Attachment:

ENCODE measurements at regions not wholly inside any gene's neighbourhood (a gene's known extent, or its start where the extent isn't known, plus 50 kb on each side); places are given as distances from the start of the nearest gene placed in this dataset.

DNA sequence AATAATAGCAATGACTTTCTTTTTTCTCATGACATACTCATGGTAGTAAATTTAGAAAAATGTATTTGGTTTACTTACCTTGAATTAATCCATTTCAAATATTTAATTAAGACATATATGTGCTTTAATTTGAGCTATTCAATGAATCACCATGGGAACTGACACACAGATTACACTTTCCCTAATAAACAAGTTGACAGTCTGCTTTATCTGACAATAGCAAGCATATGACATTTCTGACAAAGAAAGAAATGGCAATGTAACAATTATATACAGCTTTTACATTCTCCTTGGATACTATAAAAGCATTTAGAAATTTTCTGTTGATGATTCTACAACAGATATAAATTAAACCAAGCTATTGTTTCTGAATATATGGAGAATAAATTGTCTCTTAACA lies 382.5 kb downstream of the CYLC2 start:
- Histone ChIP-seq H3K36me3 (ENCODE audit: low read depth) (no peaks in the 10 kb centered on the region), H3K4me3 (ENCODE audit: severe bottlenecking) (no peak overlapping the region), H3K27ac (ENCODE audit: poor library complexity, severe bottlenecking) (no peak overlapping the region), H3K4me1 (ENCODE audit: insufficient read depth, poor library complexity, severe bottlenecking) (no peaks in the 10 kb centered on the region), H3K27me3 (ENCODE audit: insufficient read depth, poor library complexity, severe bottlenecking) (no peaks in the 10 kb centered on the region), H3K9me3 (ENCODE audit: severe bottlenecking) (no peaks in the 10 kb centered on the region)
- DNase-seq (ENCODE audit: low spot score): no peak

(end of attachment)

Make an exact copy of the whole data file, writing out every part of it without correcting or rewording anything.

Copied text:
ENCODE measurements at regions not wholly inside any gene's neighbourhood (a gene's known extent, or its start where the extent isn't known, plus 50 kb on each side); places are given as distances from the start of the nearest gene placed in this dataset.

DNA sequence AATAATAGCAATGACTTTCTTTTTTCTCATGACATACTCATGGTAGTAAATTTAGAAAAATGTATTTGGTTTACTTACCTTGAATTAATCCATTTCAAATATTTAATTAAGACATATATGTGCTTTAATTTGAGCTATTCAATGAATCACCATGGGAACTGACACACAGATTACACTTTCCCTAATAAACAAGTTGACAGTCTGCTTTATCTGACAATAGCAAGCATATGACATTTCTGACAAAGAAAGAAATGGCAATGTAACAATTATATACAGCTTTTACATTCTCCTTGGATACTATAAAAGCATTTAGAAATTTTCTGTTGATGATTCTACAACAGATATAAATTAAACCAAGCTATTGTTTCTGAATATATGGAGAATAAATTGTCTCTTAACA lies 382.5 kb downstream of the CYLC2 start:
- Histone ChIP-seq H3K36me3 (ENCODE audit: low read depth) (no peaks in the 10 kb centered on the region), H3K4me3 (ENCODE audit: severe bottlenecking) (no peak overlapping the region), H3K27ac (ENCODE audit: poor library complexity, severe bottlenecking) (no peak overlapping the region), H3K4me1 (ENCODE audit: insufficient read depth, poor library complexity, severe bottlenecking) (no peaks in the 10 kb centered on the region), H3K27me3 (ENCODE audit: insufficient read depth, poor library complexity, severe bottlenecking) (no peaks in the 10 kb centered on the region), H3K9me3 (ENCODE audit: severe bottlenecking) (no peaks in the 10 kb centered on the region)
- DNase-seq (ENCODE audit: low spot score): no peak